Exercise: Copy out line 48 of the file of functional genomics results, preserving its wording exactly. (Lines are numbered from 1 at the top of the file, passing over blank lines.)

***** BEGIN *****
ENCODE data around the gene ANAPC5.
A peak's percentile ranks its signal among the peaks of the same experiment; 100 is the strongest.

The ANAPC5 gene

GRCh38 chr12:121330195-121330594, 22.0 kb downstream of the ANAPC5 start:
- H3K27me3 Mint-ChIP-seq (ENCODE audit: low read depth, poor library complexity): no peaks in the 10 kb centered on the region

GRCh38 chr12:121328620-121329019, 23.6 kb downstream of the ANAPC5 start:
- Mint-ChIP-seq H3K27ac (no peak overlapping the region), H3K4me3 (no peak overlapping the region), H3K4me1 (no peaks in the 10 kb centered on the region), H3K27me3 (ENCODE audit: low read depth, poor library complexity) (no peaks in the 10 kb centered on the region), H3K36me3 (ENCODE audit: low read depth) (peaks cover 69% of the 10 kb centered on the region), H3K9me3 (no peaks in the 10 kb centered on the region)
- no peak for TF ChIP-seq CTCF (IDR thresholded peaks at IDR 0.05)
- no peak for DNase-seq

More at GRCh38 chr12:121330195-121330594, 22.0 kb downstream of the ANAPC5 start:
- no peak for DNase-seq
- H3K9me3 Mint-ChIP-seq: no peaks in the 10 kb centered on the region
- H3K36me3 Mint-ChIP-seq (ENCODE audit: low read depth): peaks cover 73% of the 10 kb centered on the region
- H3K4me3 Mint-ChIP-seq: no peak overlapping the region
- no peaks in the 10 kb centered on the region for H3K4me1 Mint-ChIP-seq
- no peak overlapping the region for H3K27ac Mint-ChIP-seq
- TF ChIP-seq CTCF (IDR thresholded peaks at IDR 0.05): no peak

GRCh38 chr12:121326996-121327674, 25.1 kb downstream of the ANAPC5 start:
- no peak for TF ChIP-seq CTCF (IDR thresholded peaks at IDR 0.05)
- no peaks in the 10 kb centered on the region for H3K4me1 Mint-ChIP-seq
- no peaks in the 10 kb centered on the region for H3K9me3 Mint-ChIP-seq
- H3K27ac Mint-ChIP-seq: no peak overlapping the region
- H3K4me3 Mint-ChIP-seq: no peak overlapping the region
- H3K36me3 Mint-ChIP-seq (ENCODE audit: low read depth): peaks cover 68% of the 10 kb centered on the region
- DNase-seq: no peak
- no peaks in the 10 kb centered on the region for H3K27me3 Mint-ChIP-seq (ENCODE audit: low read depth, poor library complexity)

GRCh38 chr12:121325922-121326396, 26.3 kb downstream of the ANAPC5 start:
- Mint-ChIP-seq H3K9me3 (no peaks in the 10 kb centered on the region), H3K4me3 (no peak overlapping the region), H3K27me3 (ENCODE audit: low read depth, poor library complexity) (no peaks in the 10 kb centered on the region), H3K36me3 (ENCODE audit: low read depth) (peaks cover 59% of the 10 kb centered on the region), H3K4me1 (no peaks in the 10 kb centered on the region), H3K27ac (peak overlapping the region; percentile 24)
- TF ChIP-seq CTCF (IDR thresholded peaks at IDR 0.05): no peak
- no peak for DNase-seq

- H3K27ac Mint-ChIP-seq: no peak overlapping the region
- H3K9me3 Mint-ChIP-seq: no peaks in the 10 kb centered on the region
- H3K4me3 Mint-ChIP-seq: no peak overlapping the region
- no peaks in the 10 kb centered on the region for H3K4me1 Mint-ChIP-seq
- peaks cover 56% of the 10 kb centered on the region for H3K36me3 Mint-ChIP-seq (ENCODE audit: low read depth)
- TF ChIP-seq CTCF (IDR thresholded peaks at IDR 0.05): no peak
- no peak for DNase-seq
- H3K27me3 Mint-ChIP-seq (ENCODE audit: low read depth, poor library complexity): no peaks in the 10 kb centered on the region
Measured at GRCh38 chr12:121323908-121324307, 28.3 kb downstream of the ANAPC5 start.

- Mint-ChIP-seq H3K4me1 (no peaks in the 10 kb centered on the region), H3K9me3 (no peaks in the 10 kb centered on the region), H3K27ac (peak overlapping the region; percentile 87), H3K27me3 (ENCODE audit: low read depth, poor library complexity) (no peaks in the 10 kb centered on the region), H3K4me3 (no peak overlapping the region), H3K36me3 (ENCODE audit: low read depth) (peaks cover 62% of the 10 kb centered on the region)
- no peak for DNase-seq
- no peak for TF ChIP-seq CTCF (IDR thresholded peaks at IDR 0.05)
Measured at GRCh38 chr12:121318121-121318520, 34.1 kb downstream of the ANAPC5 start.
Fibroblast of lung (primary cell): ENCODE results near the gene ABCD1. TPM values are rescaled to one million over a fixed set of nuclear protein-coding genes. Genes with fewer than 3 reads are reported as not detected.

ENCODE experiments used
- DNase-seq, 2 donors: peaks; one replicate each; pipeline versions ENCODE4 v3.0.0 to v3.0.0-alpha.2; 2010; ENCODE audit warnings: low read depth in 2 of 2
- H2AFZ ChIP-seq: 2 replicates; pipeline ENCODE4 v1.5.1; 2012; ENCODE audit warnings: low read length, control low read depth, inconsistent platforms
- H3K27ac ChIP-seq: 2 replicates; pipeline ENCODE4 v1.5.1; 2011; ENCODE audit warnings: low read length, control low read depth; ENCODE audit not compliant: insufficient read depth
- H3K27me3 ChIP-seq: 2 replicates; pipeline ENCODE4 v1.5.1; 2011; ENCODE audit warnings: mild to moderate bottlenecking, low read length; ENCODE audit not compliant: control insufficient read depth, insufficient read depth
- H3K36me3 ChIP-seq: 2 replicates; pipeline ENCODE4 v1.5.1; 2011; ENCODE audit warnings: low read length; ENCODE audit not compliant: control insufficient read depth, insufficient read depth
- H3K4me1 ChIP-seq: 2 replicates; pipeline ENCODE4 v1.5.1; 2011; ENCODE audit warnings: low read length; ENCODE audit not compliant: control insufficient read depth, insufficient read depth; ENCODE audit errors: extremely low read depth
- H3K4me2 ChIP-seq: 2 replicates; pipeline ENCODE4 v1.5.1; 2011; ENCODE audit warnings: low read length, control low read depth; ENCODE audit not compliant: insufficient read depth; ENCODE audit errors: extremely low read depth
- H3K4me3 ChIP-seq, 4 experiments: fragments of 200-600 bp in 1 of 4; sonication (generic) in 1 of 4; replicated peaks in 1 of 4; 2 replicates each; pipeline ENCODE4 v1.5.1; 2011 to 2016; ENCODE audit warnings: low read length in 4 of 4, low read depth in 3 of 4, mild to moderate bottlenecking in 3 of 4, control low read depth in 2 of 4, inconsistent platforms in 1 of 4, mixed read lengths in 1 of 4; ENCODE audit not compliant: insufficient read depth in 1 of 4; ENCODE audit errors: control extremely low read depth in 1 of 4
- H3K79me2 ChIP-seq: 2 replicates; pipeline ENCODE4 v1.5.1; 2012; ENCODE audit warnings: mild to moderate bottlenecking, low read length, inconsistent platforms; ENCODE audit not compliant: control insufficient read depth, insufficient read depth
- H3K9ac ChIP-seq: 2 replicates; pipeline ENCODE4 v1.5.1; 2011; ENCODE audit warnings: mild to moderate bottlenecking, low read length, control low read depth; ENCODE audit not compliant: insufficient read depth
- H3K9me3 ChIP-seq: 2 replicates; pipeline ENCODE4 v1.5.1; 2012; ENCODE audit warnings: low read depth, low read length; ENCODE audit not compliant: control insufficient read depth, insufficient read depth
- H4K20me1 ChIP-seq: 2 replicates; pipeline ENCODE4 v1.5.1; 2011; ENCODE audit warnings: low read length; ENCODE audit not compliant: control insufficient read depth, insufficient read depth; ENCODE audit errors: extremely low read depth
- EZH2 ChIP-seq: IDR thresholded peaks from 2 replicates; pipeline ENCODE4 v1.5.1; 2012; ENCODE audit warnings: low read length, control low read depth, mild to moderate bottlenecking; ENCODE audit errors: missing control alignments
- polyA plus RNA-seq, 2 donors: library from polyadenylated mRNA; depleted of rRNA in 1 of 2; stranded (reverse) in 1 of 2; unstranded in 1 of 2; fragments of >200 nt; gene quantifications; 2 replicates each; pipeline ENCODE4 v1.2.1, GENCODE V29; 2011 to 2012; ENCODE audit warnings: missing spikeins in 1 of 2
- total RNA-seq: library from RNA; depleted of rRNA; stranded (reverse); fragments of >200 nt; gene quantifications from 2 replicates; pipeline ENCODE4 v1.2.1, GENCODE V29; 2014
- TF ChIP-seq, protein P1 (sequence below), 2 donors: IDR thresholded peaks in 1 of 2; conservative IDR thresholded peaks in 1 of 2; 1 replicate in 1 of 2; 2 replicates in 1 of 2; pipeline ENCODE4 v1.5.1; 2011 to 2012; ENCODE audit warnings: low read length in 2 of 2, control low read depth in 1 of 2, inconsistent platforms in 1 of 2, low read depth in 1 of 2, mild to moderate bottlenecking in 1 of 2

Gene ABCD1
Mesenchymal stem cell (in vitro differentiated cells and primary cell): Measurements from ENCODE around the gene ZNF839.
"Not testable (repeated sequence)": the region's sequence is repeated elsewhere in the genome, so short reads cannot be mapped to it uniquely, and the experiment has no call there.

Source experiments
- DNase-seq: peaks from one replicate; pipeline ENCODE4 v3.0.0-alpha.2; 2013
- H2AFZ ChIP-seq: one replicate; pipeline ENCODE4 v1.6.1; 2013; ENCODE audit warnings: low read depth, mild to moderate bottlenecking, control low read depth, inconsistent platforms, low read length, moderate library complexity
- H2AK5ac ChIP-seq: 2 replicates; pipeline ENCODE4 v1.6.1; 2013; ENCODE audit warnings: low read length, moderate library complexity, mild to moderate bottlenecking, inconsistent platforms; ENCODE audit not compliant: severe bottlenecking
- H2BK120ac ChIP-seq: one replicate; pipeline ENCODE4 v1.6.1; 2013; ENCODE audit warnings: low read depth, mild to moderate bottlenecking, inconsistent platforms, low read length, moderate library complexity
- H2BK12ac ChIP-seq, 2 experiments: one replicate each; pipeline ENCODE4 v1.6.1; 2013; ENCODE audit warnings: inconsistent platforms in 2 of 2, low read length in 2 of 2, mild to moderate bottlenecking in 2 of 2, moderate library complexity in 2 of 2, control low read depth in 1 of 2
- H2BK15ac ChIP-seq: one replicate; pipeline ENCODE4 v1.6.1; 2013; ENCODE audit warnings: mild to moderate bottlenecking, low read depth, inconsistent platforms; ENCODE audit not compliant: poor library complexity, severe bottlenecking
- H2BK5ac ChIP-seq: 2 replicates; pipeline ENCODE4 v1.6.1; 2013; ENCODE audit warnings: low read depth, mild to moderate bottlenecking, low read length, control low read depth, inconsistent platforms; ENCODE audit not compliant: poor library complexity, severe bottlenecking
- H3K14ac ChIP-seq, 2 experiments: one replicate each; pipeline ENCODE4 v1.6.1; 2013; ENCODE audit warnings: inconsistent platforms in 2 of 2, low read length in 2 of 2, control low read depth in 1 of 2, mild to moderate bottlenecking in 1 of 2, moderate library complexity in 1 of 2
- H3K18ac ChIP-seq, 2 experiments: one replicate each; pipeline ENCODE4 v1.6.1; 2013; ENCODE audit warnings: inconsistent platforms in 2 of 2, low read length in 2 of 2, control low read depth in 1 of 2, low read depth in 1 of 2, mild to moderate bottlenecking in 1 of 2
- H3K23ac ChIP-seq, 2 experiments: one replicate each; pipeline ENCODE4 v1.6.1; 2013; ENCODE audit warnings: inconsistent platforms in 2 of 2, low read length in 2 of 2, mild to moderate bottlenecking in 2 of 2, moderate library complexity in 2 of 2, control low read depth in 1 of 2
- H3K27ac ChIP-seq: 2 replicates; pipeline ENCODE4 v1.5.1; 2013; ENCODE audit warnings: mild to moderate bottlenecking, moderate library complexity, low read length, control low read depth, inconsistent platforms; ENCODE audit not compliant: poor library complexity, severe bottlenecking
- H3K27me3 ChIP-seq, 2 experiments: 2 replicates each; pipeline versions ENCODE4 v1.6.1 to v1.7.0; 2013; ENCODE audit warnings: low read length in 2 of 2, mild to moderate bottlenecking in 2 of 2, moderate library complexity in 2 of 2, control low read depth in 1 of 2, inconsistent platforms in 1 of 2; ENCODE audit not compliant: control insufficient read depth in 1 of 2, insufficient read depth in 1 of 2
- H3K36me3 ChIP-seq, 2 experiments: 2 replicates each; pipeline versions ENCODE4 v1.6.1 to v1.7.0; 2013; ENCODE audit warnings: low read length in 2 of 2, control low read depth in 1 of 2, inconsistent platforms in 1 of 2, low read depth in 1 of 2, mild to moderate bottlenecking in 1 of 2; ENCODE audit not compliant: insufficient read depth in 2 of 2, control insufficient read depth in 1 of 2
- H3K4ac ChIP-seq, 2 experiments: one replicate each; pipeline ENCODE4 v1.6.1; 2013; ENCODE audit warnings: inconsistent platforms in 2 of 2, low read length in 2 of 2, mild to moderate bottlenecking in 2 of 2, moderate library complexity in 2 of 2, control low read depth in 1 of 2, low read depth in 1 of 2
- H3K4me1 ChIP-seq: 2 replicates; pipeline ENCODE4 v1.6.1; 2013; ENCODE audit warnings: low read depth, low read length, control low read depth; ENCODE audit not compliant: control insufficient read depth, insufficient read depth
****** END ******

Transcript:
- H3K27ac ChIP-seq: 2 replicates; pipeline ENCODE4 v1.5.1; 2011; ENCODE audit warnings: low read length, control low read depth; ENCODE audit not compliant: insufficient read depth